Philanthropy in the form of purchasing and distributing oatmeal might sound strange, but to Noah Lukeman, president of Lukeman Literary Management, it's a way to quench his burning desire to help those who are less fortunate. As Noah says, "in New York City alone, more than one million people are hungry, including nearly 350,000 children and more than 140,000 senior citizens. Living in one of the one of the wealthiest cities in the world, we often don't see the tremendous hunger before our eyes."
In this tough economic times, many people are suffering. Some have watched their savings and 401ks dwindle away, others have lost their homes. We all would agree this is terrible. But there are some families who don't even have enough to eat. What do they do? A few weeks ago, about a hundred or so of them stood in line in the bitter cold waiting to receive food from a food agency. Watching them was Noah, who had spent the morning at a location in the South Bronx waiting for oatmeal to get delivered to feed those hungry people. The oatmeal that arrived was the direct result of funds that were raised through the efforts of Project Oatmeal.
The idea of creating Project Oatmeal came to Noah as he was picking apples to feed the poor with members of City Harvest, New York City's longest running nonprofit food rescue organization. As he filled the heavy bags of apples, a thought came to him. What if we could have a lighter food to transport that contained a longer shelf life? He teamed up with City Harvest and donated a substantial start up fee. It was then that Project Oatmeal was born.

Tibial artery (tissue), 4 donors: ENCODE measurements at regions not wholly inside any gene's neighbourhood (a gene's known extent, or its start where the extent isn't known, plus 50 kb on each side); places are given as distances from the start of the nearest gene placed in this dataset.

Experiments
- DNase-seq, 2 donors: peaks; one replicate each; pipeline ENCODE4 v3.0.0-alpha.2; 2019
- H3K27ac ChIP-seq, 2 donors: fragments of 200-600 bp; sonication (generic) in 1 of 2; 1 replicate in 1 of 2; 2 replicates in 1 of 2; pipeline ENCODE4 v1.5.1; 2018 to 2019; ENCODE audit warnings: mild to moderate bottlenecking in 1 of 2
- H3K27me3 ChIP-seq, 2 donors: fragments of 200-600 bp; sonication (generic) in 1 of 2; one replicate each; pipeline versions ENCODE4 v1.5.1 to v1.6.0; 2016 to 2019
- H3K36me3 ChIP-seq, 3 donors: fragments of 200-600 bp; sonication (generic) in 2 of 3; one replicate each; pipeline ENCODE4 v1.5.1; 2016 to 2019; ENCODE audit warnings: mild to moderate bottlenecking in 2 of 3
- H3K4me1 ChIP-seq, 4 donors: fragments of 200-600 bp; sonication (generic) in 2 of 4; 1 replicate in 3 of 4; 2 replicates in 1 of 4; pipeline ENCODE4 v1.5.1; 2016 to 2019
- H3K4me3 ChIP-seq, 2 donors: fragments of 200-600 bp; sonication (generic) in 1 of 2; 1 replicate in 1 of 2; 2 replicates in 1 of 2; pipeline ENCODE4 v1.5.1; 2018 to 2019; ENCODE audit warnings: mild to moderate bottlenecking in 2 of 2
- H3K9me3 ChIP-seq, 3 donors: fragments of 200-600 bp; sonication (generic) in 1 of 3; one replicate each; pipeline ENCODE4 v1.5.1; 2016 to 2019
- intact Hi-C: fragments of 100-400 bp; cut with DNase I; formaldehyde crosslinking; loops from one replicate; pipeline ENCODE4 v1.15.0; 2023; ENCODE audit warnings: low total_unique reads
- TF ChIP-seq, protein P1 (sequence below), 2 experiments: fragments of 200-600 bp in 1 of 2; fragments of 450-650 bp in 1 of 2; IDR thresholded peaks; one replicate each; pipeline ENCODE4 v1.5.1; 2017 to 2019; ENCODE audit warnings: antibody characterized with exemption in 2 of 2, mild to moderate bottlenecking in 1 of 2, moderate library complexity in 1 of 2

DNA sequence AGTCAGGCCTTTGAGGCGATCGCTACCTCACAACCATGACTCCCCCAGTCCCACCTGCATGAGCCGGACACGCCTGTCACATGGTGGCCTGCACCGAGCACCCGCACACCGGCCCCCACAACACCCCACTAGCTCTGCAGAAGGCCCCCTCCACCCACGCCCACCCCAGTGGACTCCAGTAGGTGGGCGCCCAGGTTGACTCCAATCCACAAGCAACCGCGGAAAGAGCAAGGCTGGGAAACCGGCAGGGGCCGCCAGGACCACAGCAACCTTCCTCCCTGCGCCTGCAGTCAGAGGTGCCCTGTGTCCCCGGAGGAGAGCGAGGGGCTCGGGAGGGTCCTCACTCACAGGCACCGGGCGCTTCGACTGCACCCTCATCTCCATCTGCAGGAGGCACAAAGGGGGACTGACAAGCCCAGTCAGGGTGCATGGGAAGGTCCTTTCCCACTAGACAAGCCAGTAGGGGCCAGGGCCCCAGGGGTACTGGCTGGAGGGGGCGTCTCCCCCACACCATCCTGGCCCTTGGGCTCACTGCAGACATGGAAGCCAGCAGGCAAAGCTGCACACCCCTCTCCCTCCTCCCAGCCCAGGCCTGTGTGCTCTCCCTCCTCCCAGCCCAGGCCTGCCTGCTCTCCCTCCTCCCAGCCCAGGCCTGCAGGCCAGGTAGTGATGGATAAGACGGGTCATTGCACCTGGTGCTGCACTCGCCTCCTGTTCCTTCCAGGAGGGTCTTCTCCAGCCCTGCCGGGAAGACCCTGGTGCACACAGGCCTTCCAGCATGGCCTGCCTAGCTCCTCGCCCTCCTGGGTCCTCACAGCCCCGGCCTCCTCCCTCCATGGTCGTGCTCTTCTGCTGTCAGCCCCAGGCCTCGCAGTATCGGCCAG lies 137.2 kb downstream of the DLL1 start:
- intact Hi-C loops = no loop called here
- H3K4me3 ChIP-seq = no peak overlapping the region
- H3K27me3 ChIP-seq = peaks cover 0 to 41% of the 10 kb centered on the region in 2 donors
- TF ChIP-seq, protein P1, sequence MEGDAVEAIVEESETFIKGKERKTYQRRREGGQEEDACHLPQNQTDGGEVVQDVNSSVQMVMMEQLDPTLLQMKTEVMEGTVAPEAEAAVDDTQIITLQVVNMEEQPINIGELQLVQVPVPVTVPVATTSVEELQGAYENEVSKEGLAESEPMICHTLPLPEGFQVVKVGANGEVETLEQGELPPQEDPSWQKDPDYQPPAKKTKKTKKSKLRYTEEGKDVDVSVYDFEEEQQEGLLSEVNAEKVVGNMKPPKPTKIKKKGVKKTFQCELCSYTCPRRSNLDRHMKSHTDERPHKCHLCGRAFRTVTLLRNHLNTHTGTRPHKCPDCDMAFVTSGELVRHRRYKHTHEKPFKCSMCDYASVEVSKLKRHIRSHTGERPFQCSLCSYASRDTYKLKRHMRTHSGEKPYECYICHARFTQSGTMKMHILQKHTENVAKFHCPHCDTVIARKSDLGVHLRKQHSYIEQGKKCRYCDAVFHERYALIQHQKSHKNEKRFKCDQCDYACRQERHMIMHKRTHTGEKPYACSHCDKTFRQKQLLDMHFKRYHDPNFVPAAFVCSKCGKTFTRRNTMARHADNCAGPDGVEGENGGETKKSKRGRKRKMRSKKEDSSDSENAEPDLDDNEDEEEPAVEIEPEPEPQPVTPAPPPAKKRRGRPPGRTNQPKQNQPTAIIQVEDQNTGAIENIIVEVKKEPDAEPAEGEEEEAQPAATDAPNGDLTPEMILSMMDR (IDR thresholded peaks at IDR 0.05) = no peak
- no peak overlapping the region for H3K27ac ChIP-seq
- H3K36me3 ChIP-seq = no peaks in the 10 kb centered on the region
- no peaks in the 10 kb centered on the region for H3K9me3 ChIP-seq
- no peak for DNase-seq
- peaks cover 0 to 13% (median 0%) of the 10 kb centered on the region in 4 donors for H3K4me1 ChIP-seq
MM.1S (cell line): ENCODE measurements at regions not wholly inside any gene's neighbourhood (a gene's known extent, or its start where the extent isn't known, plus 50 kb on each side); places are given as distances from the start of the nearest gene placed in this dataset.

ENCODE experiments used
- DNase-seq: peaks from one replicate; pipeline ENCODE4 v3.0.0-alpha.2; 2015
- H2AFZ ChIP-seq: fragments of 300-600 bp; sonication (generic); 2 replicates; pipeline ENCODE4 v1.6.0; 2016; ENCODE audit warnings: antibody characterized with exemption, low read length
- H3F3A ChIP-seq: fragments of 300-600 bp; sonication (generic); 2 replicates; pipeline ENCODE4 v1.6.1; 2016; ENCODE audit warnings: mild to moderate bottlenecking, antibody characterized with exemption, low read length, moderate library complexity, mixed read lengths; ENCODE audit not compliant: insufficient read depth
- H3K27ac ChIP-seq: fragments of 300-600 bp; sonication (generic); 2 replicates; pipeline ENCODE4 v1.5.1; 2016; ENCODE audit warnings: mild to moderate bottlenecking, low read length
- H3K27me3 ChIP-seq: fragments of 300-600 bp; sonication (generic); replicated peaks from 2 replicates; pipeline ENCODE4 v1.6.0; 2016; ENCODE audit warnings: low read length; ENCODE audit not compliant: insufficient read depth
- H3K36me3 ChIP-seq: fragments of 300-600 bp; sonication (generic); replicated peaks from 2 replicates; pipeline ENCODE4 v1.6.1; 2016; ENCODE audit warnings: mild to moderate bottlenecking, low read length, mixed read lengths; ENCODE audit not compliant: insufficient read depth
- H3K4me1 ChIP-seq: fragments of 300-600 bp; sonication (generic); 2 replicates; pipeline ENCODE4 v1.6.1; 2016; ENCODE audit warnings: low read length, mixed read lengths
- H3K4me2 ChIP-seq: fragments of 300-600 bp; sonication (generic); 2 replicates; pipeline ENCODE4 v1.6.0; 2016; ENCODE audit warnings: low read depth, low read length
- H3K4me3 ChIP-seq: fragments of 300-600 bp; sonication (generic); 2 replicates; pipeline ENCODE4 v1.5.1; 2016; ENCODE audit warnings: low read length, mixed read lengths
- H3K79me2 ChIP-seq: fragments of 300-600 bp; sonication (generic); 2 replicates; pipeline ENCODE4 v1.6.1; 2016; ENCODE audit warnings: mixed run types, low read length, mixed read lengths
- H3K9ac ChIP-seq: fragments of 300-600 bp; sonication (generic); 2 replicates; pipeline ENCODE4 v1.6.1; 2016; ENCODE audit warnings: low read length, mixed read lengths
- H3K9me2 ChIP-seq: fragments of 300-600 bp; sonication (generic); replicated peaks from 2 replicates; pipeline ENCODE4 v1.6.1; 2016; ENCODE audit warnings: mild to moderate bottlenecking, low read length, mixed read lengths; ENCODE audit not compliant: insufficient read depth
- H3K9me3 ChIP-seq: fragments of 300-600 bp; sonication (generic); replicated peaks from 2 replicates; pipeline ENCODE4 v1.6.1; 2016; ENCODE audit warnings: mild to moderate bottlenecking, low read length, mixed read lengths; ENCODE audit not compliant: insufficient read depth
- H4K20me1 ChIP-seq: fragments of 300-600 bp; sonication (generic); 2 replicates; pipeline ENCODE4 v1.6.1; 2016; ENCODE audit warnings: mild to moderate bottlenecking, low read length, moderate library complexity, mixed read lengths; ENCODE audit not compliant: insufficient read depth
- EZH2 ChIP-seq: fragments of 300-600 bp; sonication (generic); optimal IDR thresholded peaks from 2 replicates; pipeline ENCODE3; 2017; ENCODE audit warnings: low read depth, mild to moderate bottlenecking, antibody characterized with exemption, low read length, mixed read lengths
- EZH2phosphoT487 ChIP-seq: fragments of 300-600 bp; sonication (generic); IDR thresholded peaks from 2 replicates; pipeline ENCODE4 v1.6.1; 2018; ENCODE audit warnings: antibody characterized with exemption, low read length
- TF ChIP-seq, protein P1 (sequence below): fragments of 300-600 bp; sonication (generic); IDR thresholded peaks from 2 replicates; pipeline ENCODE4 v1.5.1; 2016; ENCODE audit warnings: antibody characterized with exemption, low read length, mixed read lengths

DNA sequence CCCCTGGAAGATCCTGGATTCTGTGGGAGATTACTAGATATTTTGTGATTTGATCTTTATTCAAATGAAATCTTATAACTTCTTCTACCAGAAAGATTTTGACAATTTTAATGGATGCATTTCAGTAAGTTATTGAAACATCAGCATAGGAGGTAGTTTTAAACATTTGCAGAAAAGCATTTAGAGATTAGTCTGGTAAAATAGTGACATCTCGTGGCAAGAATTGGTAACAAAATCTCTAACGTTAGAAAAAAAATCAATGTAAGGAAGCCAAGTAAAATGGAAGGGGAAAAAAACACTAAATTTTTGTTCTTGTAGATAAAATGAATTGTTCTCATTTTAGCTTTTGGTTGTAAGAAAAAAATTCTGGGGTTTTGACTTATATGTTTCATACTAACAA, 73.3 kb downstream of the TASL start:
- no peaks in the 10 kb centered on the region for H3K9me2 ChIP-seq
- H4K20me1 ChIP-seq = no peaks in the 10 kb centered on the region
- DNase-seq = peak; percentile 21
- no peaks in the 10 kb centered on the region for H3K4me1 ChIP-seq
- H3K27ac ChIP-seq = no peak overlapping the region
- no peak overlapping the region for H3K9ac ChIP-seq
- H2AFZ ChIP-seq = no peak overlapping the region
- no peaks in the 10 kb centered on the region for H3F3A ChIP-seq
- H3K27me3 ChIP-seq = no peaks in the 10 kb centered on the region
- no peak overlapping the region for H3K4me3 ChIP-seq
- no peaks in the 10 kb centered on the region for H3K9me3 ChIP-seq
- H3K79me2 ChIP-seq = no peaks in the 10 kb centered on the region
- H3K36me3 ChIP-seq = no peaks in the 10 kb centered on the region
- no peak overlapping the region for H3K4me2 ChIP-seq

After contacting many oatmeal companies he found that Krasdale Foods out of the Bronx would give the best deal if the oatmeal was bought in bulk. Krasdale graciously agreed to reduce their rate. For a minimum order at $22,100 they would give 50 pallets of oatmeal. This would produce 126,000 meals, enough to feed the hungriest that lived in the five boroughs of New York for two months.
Project Oatmeal's goal is to feed the hungry for the eight coldest months of the year which would cost about $88,000. If you are interested in helping to reach this goal please contact Project Oatmeal at projectoatmeal.org. In this time of economic crisis, this project is a shining source of hope for those who are in need.